How the coronavirus pandemic turns the spotlight on CFOs
The coronavirus pandemic has caught the business world off guard. Corporate leaders in Switzerland had not foreseen a shock that could have such a significant and visible impact on their businesses. Within a short time, they had to adjust their outlook to the new, difficult reality: one of the worst global crises in history. Previously high-performing businesses now faced an existential threat in which survival or bankruptcy was in play. For this reason, many companies announced drastic measures to fight the economic implications of the coronavirus pandemic – a fight that continues despite the recent announcements that effective vaccines are now available.
Cutting costs due to the pandemic
In response to the pandemic most companies in Switzerland have planned or implemented already additional cost-cutting measures. Deloitte’s most recent CFO survey shows that 70 per cent of CFOs stated that their business has set new cost reduction goals. Among the most frequently cited measures, CFOs mentioned cuts in discretionary spending (including travel, meetings, and marketing), reductions in accumulated overtime and holiday balances, and introduction of short-time working. The choice of those measures is not surprising as companies can implement them relatively quickly. However, other measures include some more far-reaching ones, such as deferring the payment of bills. Especially this measure shows just how severe the consequences of the coronavirus pandemic are for some companies.
Top three cost-cutting measures adopted in the wake of the pandemic
In general, businesses and their CFOs can make decisions about two kinds of costs: the costs of running the business and the costs of changing the business. While the first kind refers to the smooth operation of a business and maintaining its existence in the short term, the second kind relates to developing the business so that it survives in the long term. In recent decades, challenges such as technological change, globalisation, and responding to crises (e.g., the financial crisis), have disproportionately increased the amounts spent by corporates on changing the business. Typically, this involves large, capital-intensive investments and CFOs have struggled to justify their decisions and demonstrate the effectiveness of their spending on this cost type.
Turning the spotlight on CFOs
The coronavirus pandemic has further accelerated this trend. We see CFOs planning to spend more on changing the business than they have ever done before. As Deloitte’s CFO survey has shown, the measures that Swiss CFOs have taken so far fall primarily into the category of running the business (for example, cuts to discretionary spending). However, measures related to changing the business are mostly outstanding or only partially implemented. For instance, some Swiss companies are contemplating large investments in IT as part of their digital transformation or changes to their real estate footprint.
The cost reduction agenda has turned the spotlight firmly on CFOs and a need to make transparent decisions with clear accountability. CFOs have to make choices with respect to the following three questions:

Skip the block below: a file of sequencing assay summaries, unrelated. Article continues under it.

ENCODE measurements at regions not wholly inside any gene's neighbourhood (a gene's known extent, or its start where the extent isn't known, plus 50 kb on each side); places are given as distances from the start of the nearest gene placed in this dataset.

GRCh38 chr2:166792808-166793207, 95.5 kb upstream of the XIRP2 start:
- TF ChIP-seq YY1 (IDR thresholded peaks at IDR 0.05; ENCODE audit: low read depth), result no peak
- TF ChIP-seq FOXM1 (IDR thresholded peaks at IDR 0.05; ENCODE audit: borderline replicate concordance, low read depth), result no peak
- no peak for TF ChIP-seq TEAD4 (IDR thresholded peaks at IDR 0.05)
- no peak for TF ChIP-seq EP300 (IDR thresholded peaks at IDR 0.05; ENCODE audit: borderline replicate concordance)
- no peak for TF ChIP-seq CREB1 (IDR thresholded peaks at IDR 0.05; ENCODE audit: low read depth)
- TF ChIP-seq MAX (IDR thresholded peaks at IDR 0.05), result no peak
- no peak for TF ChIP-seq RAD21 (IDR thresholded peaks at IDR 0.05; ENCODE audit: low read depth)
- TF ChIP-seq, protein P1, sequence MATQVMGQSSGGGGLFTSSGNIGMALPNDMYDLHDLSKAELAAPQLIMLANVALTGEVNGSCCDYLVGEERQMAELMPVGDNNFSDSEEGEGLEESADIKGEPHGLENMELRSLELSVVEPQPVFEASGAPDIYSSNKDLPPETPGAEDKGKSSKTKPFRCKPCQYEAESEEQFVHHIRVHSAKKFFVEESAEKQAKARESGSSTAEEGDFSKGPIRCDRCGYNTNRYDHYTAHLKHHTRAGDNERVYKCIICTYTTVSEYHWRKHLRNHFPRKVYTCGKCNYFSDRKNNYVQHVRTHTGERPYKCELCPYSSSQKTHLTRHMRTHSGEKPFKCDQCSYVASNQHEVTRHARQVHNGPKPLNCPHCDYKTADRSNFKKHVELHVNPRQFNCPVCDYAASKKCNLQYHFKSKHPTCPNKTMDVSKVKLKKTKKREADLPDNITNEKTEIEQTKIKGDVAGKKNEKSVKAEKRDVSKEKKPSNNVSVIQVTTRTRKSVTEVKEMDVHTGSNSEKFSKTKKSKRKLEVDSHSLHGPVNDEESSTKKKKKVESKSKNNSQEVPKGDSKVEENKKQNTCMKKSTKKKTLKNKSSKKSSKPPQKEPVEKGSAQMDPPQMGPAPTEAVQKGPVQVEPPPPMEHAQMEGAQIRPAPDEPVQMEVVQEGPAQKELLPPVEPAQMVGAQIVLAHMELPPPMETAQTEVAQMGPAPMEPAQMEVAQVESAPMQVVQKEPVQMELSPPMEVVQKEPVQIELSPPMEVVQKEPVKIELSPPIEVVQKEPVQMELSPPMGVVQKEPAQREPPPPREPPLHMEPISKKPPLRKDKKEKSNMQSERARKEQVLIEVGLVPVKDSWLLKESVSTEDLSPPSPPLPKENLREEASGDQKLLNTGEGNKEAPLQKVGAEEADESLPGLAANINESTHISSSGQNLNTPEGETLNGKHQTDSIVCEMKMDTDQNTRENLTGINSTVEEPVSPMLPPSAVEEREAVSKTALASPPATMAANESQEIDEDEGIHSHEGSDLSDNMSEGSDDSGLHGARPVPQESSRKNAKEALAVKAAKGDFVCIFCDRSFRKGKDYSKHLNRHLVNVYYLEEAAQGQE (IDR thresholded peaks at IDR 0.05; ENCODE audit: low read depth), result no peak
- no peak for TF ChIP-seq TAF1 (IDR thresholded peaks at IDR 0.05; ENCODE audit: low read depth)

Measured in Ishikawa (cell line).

- What is the business case? CFOs need to identify all potential measures and prioritise the ones with the highest value and likelihood of success.
- Do certain measures disrupt other programmes? CFOs have to take into account the consequences of each cost measure on the business as a whole and its capital flows. This aspect is crucial as capital (re-)allocation can drive or hamper value creation in the future.
- How does the company implement the measures? CFOs need to closely monitor the implementation of the measures and determine if intervention is needed where value is not being realised quickly enough.
Refine scenario models, explore alternative outcomes, and shift quickly toward re-growth
The crisis is likely to trigger a series of questions for business leaders: How much more will the crisis impact our business? When will the vaccine against COVID-19 be available on a large scale? What are the long-term implications on the Swiss economy and global markets? The answers to these open questions will directly affect CFOs’ scope and the length of time that strict cost management must remain in place, making it a moving target. CFOs may be obliged to explore more extreme measures in order to survive.
Sustained cost management measures are a tool that can help organisations survive crises. However, they can also have a demoralising effect on the workforce and therefore CFOs should avoid multiple phases of cost cutting. Effective CFOs will seek to refine their scenario models, explore alternative outcomes on a continuous basis and be willing to shift quickly toward a re-growth strategy when the time comes. The announcement of a vaccine offers cautious hope that many businesses will be able to transition to a new phase of business oriented towards recovery and growth. Successful CFOs will be quick to react to these early signals by changing the measures they have in place and setting new performance targets.